ORLANDO, Fla.—Shared medical appointments (SMAs) for kidney stone patients may be an efficient approach to nephrolithasis prevention, researchers concluded in a poster presented at the National Kidney Foundation’s 2013 Spring Clinical Meetings.

Roy Jhagroo, MD, and colleagues at the University of Wisconsin in Madison looked at the effect of SMAs on new stone patients. A total of 112 patients were seen in 27 SMAs over 14 months. The SMAs involved 6-10 patients, a nephrologist or urologist, registered dietitian, and a medical assistant. SMAs included a general presentation on kidney stones, dietary intake assessment, medical and stone history, individual risk assessment, and individualize therapies described. A registered dietitian provided education on nutrition-related risks and discussed nutrition strategies to reduce risk.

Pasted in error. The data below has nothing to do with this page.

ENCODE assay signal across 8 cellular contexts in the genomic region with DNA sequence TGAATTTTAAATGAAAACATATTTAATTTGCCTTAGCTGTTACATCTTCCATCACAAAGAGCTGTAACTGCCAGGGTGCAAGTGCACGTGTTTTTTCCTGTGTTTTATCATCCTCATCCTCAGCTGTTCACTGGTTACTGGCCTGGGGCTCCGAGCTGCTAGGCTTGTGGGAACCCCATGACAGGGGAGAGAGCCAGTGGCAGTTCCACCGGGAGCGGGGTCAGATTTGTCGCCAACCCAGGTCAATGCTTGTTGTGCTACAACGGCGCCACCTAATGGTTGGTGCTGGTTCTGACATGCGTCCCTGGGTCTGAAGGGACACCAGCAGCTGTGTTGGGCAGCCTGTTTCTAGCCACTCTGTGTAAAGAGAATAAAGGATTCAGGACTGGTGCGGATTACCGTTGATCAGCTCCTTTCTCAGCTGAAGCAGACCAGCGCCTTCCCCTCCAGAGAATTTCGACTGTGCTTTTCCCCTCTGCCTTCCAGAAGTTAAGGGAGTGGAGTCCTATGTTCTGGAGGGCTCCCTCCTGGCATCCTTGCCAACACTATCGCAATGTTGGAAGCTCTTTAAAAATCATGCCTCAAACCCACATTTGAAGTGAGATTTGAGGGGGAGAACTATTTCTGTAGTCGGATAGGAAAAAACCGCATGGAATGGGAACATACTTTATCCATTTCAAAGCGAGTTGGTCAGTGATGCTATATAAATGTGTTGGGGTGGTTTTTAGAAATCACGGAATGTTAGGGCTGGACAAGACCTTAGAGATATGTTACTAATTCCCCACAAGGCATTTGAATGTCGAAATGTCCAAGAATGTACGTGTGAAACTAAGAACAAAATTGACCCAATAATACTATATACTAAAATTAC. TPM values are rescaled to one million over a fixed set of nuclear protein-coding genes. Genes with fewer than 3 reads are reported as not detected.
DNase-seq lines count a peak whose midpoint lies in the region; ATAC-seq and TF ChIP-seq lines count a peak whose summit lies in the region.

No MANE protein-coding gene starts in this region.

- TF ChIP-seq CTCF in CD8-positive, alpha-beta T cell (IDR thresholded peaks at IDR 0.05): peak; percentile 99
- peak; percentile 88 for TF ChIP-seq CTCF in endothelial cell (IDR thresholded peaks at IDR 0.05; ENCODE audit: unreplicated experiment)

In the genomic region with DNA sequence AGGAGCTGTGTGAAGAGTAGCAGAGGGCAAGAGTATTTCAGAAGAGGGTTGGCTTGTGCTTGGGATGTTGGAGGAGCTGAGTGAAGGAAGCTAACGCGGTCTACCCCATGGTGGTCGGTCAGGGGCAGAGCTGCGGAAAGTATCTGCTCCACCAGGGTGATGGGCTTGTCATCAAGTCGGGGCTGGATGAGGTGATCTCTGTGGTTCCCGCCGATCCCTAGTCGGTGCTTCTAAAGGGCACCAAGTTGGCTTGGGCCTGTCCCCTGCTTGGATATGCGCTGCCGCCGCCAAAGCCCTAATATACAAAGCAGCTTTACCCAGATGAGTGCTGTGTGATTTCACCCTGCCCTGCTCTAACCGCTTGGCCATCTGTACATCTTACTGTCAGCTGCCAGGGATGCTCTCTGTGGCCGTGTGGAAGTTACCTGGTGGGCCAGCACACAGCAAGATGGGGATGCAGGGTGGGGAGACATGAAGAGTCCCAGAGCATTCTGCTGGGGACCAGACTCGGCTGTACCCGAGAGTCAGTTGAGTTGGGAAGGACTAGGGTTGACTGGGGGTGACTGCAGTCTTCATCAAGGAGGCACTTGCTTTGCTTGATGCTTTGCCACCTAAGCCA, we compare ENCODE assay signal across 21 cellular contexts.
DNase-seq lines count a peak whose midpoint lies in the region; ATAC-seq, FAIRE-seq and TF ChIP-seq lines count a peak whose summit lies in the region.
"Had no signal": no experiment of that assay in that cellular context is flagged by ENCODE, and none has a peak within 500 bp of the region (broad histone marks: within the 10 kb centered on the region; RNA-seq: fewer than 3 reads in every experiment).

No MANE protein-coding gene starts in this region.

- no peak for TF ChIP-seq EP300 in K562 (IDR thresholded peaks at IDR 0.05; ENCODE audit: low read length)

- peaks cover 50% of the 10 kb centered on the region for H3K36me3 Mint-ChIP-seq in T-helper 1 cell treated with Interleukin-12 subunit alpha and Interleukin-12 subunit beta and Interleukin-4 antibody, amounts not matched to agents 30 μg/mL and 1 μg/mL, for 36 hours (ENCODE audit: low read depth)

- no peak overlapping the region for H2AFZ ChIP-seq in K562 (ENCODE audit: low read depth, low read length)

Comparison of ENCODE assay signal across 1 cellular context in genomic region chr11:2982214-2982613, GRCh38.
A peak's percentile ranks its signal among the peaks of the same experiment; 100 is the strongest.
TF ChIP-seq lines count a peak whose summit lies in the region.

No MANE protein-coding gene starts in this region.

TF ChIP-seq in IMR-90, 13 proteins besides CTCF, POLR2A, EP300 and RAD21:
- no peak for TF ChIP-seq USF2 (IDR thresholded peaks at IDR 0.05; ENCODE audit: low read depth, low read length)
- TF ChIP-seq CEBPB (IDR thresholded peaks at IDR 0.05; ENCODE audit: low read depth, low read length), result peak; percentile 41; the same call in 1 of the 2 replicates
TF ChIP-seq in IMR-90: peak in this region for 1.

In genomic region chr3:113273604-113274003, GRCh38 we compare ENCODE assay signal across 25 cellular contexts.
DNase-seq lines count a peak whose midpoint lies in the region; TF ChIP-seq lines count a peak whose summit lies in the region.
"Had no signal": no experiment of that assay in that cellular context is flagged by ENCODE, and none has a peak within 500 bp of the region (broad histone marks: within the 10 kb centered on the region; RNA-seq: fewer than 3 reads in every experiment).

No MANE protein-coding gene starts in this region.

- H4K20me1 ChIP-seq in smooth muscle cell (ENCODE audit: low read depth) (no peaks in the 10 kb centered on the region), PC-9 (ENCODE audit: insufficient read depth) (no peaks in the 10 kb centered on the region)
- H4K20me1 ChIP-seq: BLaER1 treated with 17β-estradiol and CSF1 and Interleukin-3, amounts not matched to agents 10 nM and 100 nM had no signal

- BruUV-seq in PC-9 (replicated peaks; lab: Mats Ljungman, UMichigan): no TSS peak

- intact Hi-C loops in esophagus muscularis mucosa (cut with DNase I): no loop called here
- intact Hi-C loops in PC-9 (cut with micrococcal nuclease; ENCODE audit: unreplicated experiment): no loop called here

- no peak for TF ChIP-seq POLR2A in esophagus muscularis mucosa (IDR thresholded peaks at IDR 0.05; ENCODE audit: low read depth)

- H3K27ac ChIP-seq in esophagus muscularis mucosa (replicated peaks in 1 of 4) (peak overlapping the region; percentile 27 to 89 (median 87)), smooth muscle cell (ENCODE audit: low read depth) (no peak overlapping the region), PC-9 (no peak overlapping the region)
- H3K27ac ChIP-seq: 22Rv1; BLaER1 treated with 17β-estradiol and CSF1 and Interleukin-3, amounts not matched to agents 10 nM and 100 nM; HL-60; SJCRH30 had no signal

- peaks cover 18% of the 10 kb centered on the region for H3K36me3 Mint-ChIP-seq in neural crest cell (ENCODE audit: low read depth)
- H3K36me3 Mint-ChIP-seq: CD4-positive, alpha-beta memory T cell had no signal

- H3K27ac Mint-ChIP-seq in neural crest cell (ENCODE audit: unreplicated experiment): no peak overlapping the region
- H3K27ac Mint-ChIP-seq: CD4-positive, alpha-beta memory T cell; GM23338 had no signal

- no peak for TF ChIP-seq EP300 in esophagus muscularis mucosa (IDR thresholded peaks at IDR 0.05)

The study found that appointment wait time decreased steadily from 180 days prior to SMAs to 84 with SMAs. The number of patients seen per month increased 43%. The number of new clinic patients (including those seen in both SMAs and in individual appointments) who received nutrition education and intervention increased from about 50% prior to SMAs to nearly 75%. In addition, 87% of patients who attended SMAs rated their satisfaction as “excellent” or “very good” and 90% said they would recommend this kind of visit to others. Post-tests showed that patients in SMAs had superior knowledge about prevention compared with controls.

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